A visit to Madrid (or Spain, in general) wouldn't be complete without sampling some tapas and where better than Azotea, located inside the Círculo de Bellas Artes - a rooftop bar and restaurant that offers stunning 360 degree views of the city and mouth watering food. Sample its vast and ever-changing menu of sharing plates, then sleep it off with an hour or two relaxing on one of the many sun loungers. La Bola offers a more traditional take on Spanish cuisine; its signature 'cocido Madrileño' (a chickpea based stew prepared with meat and vegetables) would test even the hungriest of appetites; whilst a pit stop at the historic Taberna Ángel Sierra is the perfect spot to sip on some vermouth - or local beer - served straight from the tap. Meanwhile, Pez Tortilla is the perfect spot to grab an early evening drink and a nibble on one of the fifteen varieties of traditional Spanish croqueta and tortilla on offer.
Madrid remains an incredibly cheap place to visit, and if on a budget, a quick search on AirBnb will result in rooms from as little as £15 per night whilst the average cost of private accomodation comes in at a very reasonable £45 per night. For those looking for a little more luxury, you could do worse than staying at the Hotel Silken Puerta América. It's a fascintating place where each floor has been created by an array of iconic architects and designers including Norman Foster, Jean Nouvel and Zaha Hadid. Ever fancied staying in a room that depicts that of the Hotline Bling video? Now's your chance.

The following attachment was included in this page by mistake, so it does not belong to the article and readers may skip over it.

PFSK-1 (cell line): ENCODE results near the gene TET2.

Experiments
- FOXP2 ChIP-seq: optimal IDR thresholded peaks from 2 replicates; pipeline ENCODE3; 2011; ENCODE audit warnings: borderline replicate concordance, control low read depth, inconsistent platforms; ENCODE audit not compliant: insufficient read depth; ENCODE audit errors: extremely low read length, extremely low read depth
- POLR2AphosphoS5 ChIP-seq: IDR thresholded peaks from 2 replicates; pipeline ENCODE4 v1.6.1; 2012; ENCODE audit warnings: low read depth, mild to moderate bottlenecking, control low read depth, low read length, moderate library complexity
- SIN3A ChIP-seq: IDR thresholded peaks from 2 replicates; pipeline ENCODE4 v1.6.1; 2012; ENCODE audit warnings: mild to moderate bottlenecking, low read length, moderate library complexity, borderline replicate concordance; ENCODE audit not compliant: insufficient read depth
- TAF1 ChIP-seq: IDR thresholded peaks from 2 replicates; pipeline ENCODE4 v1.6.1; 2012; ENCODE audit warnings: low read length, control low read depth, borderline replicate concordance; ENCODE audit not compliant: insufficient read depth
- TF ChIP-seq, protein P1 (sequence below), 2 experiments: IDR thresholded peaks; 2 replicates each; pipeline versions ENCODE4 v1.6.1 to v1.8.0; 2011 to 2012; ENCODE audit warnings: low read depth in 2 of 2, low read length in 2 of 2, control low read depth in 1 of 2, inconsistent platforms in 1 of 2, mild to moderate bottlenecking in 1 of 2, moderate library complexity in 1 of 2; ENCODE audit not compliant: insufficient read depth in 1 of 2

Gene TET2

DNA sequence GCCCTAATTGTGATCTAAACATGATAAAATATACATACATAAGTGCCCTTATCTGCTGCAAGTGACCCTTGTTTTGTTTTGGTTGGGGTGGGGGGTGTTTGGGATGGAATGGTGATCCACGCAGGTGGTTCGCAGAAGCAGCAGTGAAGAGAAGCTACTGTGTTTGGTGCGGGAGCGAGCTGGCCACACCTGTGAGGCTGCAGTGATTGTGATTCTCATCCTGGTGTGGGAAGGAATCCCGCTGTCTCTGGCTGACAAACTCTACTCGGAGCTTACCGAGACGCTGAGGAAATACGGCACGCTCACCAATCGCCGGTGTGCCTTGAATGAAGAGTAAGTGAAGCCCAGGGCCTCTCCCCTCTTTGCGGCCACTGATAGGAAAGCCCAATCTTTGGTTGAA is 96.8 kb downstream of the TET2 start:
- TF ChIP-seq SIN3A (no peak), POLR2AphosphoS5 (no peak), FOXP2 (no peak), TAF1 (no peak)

Headliners Foo Fighters, Green Day and Kings Of Leon may have brought in droves by the thousands, but it was the festival's undercard acts that really made Mad Cool stand out. Thursday saw George Ezra induce the weekend's first sing-along moment; Warpaint soundtracked the sunset with their undeniable Californain swagger; Belle and Sebastian added a shot of much needed indie pop glee whilst Dave Grohl and co. battled on in the distance. Meanwhile, a brilliant Kurt Vile nonchalantly whipped his way through highlights from his 2015 record b'lieve i'm going down to a rapturous reception.
Friday night was a wonderfully executed showcase of some of America's finest. Deap Valley's scuzzy rock n' roll was balanced out by a flawless set from Spoon, whilst an Alt-J baiting Ryan Adams played his first Spanish show since 2004 to what can only be described as a heroes welcome. The Los Angeles based singer-songwriter was in particulary jovial form, literally pogoing onto the stage and roaring his way through a whole bevvy of deep cuts and even inciting a clap-along during an eighties tinged take on 2001 classic When The Stars Go Blue: "I've been doing nothing but watching Kiss documentaries all night you guys - indulge me!"
The magnetic electro-pop duo Anna Of The North ushered Saturday in with boundless charm. Chicago veterans Wilco's 21 year old song canon was delivered with sprightly vigour and unflappable energy - putting headliners Kings Of Leon's limp dick rock to absolute shame. Finale, 'Spiders (Kidsmoke)' delivering perhaps the most perfect moment of the weekend. An eleven minute tour de force of cyclical krautrock - certainly one of the band's more challenging moments - culminated with a huge audience sing-a-long, leaving Wilco with ear-to-ear grins.
2018's Mad Cool takes place on 12 - 14 July.